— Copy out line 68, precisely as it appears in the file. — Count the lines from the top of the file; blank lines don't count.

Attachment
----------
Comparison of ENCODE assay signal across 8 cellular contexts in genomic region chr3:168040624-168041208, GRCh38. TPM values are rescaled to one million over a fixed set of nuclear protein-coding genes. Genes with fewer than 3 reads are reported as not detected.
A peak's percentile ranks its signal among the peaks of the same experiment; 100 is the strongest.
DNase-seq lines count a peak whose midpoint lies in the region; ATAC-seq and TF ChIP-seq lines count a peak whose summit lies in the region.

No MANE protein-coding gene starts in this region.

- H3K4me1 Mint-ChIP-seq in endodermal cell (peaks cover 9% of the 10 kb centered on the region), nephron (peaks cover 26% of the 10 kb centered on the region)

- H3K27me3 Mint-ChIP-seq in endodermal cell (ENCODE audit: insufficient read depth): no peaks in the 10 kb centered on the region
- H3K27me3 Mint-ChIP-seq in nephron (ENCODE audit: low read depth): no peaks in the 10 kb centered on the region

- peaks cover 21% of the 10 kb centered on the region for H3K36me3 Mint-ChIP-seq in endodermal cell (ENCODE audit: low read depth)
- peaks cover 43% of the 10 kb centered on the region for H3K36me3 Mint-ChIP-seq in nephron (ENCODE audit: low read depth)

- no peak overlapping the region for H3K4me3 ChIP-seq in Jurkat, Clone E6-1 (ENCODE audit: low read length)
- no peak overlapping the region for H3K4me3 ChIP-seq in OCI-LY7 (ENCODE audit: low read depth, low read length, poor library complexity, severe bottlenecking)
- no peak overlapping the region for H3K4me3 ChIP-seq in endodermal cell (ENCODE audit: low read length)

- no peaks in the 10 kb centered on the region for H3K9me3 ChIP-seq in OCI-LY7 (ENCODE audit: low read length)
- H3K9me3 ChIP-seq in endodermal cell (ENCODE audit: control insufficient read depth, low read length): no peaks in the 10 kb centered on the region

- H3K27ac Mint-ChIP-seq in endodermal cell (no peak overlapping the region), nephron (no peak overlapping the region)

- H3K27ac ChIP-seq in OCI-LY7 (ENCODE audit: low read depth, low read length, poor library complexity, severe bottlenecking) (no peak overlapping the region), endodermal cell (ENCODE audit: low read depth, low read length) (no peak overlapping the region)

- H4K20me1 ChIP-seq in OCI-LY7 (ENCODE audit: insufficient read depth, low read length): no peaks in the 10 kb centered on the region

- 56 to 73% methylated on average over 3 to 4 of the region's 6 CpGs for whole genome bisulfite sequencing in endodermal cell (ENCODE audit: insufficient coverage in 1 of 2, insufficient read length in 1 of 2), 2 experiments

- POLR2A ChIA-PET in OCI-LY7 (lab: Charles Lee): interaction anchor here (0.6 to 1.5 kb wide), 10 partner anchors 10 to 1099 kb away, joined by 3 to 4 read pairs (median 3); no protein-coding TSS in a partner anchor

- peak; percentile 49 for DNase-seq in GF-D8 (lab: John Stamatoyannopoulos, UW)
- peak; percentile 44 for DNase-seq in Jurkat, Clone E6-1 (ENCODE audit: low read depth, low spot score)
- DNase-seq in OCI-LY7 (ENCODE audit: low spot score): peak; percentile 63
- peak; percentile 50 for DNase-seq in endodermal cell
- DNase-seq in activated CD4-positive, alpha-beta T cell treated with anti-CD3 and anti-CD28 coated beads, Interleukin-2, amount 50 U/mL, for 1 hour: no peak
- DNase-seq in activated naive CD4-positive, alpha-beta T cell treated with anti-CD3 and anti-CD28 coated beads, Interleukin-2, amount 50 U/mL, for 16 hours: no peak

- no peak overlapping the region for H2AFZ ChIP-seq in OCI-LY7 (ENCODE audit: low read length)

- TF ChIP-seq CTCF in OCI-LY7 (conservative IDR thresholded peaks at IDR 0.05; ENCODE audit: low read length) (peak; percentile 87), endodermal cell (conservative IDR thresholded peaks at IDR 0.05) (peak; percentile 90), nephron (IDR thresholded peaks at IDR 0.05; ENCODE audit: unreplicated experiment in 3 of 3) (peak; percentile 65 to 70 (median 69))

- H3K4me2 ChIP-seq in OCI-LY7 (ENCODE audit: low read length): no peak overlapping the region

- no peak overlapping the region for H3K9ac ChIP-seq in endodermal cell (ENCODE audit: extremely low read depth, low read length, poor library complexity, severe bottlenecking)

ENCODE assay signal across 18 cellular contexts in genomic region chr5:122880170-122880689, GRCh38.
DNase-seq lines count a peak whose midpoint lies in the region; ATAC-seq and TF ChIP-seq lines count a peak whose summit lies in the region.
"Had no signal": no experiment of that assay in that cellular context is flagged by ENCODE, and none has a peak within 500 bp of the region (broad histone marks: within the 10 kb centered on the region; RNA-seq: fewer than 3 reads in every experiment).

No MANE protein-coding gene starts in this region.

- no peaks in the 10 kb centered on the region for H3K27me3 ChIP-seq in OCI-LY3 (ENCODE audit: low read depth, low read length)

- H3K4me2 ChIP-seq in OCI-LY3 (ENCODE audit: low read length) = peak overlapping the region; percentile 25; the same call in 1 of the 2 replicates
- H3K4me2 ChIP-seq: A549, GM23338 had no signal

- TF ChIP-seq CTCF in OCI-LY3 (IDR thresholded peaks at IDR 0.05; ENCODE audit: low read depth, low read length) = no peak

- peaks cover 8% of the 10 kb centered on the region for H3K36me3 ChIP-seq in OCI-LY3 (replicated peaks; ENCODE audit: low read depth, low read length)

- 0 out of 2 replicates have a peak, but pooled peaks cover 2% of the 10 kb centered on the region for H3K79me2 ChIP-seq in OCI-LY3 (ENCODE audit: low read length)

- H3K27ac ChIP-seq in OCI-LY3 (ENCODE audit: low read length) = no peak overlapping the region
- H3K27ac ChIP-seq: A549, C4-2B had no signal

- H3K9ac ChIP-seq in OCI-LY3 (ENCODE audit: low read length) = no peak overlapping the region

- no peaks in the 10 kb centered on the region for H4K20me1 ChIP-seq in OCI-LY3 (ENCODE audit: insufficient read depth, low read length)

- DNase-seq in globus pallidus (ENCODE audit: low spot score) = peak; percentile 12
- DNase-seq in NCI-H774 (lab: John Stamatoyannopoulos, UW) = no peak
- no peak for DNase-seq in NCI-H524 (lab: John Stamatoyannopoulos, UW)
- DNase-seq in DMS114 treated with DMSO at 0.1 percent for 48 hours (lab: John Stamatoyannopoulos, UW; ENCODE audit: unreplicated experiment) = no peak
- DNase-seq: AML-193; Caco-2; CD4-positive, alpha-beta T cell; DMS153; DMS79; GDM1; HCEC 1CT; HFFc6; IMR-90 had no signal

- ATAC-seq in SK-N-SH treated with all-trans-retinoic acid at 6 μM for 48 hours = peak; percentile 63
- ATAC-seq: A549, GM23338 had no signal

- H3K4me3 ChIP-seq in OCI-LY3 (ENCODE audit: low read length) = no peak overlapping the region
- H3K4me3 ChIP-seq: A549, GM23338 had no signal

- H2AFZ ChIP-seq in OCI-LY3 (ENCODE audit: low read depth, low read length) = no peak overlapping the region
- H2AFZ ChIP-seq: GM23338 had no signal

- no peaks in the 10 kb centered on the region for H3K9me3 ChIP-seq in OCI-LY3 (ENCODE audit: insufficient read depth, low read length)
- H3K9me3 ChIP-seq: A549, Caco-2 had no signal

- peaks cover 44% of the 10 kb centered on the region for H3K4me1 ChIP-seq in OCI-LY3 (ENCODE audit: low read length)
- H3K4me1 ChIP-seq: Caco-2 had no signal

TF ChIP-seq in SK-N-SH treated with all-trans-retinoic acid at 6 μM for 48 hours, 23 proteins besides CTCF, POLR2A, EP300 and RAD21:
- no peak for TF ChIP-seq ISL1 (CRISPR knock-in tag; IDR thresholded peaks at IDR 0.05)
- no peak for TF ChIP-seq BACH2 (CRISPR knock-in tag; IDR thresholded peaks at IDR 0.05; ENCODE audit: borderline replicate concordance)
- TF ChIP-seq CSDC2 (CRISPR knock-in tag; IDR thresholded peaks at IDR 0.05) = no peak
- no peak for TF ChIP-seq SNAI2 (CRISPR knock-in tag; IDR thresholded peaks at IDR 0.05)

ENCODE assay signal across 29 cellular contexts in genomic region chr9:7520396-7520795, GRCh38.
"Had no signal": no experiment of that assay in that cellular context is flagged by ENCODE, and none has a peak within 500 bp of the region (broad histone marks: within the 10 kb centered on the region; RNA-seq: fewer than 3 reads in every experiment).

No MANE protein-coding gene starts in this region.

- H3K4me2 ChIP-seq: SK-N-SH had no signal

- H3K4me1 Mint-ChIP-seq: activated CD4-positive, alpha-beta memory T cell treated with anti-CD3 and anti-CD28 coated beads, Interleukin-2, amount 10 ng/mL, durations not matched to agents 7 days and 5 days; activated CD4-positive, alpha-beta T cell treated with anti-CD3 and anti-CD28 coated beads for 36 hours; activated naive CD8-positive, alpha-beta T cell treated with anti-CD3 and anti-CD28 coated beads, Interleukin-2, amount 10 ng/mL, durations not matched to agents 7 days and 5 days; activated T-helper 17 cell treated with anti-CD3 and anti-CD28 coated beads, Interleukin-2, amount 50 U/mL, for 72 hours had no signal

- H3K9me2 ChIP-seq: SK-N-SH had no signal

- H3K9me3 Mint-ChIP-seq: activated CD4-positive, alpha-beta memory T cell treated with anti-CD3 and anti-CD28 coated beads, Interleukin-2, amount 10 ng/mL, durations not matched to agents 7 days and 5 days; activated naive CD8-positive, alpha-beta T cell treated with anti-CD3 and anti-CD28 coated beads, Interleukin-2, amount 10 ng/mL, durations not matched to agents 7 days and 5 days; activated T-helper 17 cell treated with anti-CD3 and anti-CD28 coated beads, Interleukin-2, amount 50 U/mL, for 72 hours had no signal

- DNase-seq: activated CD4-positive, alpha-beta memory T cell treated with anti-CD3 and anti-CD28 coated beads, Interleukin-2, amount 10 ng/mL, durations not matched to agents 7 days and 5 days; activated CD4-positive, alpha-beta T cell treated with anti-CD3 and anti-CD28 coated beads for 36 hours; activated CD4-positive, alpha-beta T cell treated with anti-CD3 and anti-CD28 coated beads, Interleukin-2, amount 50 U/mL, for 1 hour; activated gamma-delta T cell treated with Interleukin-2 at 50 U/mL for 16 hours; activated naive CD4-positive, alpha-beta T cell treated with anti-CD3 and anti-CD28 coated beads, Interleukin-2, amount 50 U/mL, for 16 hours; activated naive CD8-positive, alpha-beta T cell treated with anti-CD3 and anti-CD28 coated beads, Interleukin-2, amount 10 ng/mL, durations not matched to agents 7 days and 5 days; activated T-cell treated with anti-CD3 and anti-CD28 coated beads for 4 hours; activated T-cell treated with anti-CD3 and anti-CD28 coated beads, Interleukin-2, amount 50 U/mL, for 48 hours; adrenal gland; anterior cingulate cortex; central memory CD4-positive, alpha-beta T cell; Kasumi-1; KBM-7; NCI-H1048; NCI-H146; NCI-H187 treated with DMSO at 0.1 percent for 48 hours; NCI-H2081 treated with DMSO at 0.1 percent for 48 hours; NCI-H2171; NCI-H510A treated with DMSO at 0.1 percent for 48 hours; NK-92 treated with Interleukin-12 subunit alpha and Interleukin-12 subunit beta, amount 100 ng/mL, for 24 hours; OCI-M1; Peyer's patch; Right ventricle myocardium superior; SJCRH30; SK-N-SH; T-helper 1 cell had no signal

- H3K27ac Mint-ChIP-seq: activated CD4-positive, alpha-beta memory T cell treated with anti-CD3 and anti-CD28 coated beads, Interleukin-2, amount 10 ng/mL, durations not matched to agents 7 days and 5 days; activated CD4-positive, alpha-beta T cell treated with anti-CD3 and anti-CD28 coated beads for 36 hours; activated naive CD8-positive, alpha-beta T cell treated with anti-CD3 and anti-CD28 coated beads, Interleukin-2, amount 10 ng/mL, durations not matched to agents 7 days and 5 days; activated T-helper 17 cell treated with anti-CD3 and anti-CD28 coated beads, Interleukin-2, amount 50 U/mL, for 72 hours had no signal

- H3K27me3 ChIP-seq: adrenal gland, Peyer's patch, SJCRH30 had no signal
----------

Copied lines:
- H3K4me1 Mint-ChIP-seq: activated CD4-positive, alpha-beta memory T cell treated with anti-CD3 and anti-CD28 coated beads, Interleukin-2, amount 10 ng/mL, durations not matched to agents 7 days and 5 days; activated CD4-positive, alpha-beta T cell treated with anti-CD3 and anti-CD28 coated beads for 36 hours; activated naive CD8-positive, alpha-beta T cell treated with anti-CD3 and anti-CD28 coated beads, Interleukin-2, amount 10 ng/mL, durations not matched to agents 7 days and 5 days; activated T-helper 17 cell treated with anti-CD3 and anti-CD28 coated beads, Interleukin-2, amount 50 U/mL, for 72 hours had no signal